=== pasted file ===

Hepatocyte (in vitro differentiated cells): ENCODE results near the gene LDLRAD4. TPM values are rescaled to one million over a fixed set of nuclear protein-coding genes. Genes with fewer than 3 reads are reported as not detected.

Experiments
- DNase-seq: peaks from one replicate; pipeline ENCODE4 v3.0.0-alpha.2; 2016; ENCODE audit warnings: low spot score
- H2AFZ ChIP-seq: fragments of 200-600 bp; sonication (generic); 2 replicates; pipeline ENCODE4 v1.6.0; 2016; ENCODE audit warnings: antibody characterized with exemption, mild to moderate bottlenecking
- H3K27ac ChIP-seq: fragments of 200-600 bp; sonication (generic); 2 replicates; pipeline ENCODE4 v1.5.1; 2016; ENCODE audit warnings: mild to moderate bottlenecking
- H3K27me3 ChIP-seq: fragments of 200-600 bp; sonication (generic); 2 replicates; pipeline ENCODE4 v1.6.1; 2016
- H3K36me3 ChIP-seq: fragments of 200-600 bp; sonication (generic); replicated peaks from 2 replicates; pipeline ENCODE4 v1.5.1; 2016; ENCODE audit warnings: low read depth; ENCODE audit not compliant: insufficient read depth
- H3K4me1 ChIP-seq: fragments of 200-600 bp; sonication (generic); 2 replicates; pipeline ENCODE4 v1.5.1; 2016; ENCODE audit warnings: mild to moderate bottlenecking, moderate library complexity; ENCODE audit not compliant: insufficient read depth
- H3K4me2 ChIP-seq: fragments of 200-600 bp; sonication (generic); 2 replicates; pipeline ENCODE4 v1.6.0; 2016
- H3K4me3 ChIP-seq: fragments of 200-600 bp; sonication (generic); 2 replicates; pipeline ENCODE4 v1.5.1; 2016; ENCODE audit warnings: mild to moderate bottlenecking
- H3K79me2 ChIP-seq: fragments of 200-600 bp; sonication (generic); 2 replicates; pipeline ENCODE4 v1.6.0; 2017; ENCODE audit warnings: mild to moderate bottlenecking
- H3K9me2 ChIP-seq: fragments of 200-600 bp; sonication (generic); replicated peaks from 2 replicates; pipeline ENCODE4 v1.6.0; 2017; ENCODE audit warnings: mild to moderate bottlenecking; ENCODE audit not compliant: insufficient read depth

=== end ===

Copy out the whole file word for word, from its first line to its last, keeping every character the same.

Hepatocyte (in vitro differentiated cells): ENCODE results near the gene LDLRAD4. TPM values are rescaled to one million over a fixed set of nuclear protein-coding genes. Genes with fewer than 3 reads are reported as not detected.

Experiments
- DNase-seq: peaks from one replicate; pipeline ENCODE4 v3.0.0-alpha.2; 2016; ENCODE audit warnings: low spot score
- H2AFZ ChIP-seq: fragments of 200-600 bp; sonication (generic); 2 replicates; pipeline ENCODE4 v1.6.0; 2016; ENCODE audit warnings: antibody characterized with exemption, mild to moderate bottlenecking
- H3K27ac ChIP-seq: fragments of 200-600 bp; sonication (generic); 2 replicates; pipeline ENCODE4 v1.5.1; 2016; ENCODE audit warnings: mild to moderate bottlenecking
- H3K27me3 ChIP-seq: fragments of 200-600 bp; sonication (generic); 2 replicates; pipeline ENCODE4 v1.6.1; 2016
- H3K36me3 ChIP-seq: fragments of 200-600 bp; sonication (generic); replicated peaks from 2 replicates; pipeline ENCODE4 v1.5.1; 2016; ENCODE audit warnings: low read depth; ENCODE audit not compliant: insufficient read depth
- H3K4me1 ChIP-seq: fragments of 200-600 bp; sonication (generic); 2 replicates; pipeline ENCODE4 v1.5.1; 2016; ENCODE audit warnings: mild to moderate bottlenecking, moderate library complexity; ENCODE audit not compliant: insufficient read depth
- H3K4me2 ChIP-seq: fragments of 200-600 bp; sonication (generic); 2 replicates; pipeline ENCODE4 v1.6.0; 2016
- H3K4me3 ChIP-seq: fragments of 200-600 bp; sonication (generic); 2 replicates; pipeline ENCODE4 v1.5.1; 2016; ENCODE audit warnings: mild to moderate bottlenecking
- H3K79me2 ChIP-seq: fragments of 200-600 bp; sonication (generic); 2 replicates; pipeline ENCODE4 v1.6.0; 2017; ENCODE audit warnings: mild to moderate bottlenecking
- H3K9me2 ChIP-seq: fragments of 200-600 bp; sonication (generic); replicated peaks from 2 replicates; pipeline ENCODE4 v1.6.0; 2017; ENCODE audit warnings: mild to moderate bottlenecking; ENCODE audit not compliant: insufficient read depth